You open a math textbook and see the following problem:
1/3 + x = 1/8x + 1/5
There’s a lot going on. Maybe you remember a teacher telling you about “two-step equations”, “getting x alone”, and “getting rid of the denominator”. Maybe you remember what to do first. Or maybe you don’t.
It’s hard to memorize a bunch of random facts and procedures. That’s why when I think about math, I think about big ideas first. Then, I ask myself how the little details fit inside these big ideas. In the next few paragraphs, I’ll talk about some big ideas that students are likely to encounter in math class. See if you can find at least one of these big ideas in each topic you study.
Big Idea 1: Equal things are interchangeable (they can be switched).
“Robert went to the park to catch a Dragonite.” Robert has a nickname, Bob. So I could just as easily write “Bob went to the park to catch a Dragonite”, and the meaning of the sentence doesn’t change.
In math, we see problems like this:
Find the sum of 1/5 and 1/10
Like Robert, “1/5” has a nickname. Actually, 1/5 has an infinite amount of nicknames! One of these nicknames is “2/10”. With this, we can change how the problem looks like, without actually changing the problem:
Find the sum of 2/10 and 1/10
Now that the problem looks easier, it can be more easily be solved: when you add two “tenths” and one “tenth” together, you have three “tenths”. And so the answer is 3/10.
If two things are the same, you can replace one of them with the other. Many math problems boil down to cleverly replacing parts of a problem with something equal to make the problem easier to figure out.
Big Idea 2: If two things are equal and you do the SAME thing to both of them, they stay equal. If you do different things, they don’t stay equal.
Doublemint Gum and Dubble Bubble Gum cost the same amount of money. One day, the cost of both brands of gum increased by 50 cents (atrocious!). Do both brands of gum still cost the same amount of money. Absolutely!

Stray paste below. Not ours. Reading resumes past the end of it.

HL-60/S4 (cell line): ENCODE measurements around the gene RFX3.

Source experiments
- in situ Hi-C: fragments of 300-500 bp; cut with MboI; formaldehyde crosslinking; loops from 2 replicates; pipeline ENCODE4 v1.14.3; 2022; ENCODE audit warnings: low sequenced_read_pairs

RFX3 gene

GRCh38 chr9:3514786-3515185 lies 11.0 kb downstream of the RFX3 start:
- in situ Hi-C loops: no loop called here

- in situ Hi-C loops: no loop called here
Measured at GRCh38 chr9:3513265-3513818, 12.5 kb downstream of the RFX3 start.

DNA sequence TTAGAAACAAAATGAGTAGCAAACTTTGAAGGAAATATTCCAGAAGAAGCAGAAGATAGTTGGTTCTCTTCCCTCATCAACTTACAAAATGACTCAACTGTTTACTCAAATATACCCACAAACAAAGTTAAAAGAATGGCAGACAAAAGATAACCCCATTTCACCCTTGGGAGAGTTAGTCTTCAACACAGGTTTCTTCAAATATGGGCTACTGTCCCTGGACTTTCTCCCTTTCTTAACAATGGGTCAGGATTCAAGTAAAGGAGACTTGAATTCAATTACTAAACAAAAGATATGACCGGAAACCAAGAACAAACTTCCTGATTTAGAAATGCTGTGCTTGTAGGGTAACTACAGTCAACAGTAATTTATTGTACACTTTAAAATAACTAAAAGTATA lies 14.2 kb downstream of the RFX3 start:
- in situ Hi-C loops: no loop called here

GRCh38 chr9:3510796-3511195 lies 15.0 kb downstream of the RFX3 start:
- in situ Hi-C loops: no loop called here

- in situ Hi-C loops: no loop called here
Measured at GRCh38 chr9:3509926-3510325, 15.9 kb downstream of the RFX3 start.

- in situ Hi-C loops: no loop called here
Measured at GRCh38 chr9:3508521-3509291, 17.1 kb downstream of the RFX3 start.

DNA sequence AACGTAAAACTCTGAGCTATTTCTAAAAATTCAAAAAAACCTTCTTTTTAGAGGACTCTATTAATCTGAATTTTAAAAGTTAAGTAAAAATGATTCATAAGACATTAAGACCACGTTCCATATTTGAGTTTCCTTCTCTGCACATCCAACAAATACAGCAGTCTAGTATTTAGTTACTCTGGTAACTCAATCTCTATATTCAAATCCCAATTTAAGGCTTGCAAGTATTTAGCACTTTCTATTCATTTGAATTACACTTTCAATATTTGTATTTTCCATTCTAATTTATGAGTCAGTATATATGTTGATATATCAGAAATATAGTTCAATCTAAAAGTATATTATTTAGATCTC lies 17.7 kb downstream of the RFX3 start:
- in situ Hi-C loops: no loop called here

In math, the problems look like this:
Solve for x:
3x + 1 = 2
The equal sign says that “3x + 1” and “2” are equal. As long as I treat them the same, I can do anything I want to them and they will stay equal.
Let’s just play around by adding the number 5 to each expression. We get this:
3x + 1 + 5 = 2 + 5
3x + 6 = 7
Was there any point to adding 5 to both expressions? No, not really! It didn’t help us solve for x. All it did was show that the same value of x which makes “3x + 1” equal to 5 also makes “3x + 6” equal to 7.
But was there any harm in what we did? No! Unlike a chemistry experiment where you might burn your eyebrows off if you mess around too much, you can goof around in math, take back anything you’ve done, and try again.
Let’s try the original problem again. To solve for x, we’re going to be clever and make the equation look easier by subtracting both expressions by the number 1. Here’s what happens:
3x + 1 – 1 = 2 – 1
3x = 1
Ah, this equation looks much simpler! (Ask yourself: has the problem actually changed at all?) And now that the problem looks much simpler, we can use common sense to figure out that x has to be 1/3!
If two things are the same, treating them the same means that they stay the same. If you treat them differently, they don’t stay the same and you’ve changed the problem completely.
Many math problems boil down to manipulating two equal things so that the problem stays the same but looks easier to solve, which makes it easier to solve.
Big Idea 3: The same thing can be represented in multiple ways. In other words, two things can look different but be the same thing.
In Big Idea 1 and Big Idea 2, we played around with symbols that look different but are actually the same.
For example, 1/5 and 2/10 look different but they represent the same amount of pizza, or brownies, or whatever you’re breaking up into a fraction.
Likewise, getting a 85% on a test is the same as the following:
- 85/100 correct
- 0.85 correct
- 8.5/10 correct
- 1 – 0.15 correct
- 15% wrong
- 100% – 85% wrong
- Eh, you get the point
Here’s another example: 3x + 1 = 2. Even though “3x + 1” and “2” look very different, they represent the same quantity when x is equal to 1/3.
Here’s a final example: choose any number, and double it. For example if we chose 5, we would get 10. Or if we chose 13, we would get 26. Represent this idea using a table, graph, and equation. Notice that each representation looks very different but is actually the exact same idea!
The same thing can take on many different forms. Switching from one form to another can make problems easier to think about and solve.